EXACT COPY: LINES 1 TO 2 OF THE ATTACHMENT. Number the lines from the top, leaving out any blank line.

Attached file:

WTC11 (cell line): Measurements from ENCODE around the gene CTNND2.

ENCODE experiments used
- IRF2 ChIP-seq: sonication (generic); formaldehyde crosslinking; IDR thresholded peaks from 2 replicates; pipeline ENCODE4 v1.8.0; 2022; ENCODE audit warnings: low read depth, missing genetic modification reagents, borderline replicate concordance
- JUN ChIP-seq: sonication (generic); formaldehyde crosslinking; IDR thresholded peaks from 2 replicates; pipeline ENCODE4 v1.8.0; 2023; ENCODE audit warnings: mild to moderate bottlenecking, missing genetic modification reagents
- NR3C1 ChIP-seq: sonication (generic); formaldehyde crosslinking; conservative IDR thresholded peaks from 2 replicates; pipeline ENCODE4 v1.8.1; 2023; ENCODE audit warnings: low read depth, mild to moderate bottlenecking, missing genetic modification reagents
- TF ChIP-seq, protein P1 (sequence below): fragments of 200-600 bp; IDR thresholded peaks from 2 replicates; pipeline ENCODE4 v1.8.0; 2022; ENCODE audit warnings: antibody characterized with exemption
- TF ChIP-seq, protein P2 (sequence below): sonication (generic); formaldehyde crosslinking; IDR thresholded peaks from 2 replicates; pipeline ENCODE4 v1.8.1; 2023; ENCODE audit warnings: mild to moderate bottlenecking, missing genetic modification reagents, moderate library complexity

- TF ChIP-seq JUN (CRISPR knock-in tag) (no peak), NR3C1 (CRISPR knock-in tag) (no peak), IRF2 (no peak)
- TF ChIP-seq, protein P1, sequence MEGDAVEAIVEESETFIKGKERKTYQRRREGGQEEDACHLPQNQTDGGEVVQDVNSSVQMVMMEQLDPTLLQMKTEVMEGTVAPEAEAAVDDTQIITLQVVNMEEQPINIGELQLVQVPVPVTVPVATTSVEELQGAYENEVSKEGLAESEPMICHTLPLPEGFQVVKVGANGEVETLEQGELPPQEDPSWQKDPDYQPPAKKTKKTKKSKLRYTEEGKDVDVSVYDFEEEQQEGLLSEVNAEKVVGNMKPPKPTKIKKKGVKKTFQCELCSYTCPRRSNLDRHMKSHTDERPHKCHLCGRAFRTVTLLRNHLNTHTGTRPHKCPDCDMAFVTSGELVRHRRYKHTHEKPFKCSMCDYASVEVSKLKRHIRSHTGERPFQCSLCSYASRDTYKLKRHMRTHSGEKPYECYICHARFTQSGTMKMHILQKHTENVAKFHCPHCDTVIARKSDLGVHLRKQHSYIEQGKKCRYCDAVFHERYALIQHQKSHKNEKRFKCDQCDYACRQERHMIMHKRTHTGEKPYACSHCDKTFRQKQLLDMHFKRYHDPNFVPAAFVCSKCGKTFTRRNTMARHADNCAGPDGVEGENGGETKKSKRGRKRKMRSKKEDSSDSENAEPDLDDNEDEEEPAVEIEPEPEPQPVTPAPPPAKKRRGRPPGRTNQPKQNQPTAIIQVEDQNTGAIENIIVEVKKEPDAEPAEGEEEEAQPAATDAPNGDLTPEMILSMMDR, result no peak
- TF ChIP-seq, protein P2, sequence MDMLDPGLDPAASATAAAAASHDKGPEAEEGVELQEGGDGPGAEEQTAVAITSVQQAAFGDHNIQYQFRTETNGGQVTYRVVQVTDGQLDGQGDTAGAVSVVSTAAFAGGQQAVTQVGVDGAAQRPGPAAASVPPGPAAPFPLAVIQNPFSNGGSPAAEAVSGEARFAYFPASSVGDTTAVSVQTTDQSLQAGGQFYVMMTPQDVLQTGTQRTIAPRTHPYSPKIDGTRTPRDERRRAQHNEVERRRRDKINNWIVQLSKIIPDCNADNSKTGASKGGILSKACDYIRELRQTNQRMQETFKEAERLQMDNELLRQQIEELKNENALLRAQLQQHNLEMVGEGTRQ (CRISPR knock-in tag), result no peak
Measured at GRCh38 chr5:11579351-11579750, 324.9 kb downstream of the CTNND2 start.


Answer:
WTC11 (cell line): Measurements from ENCODE around the gene CTNND2.

ENCODE experiments used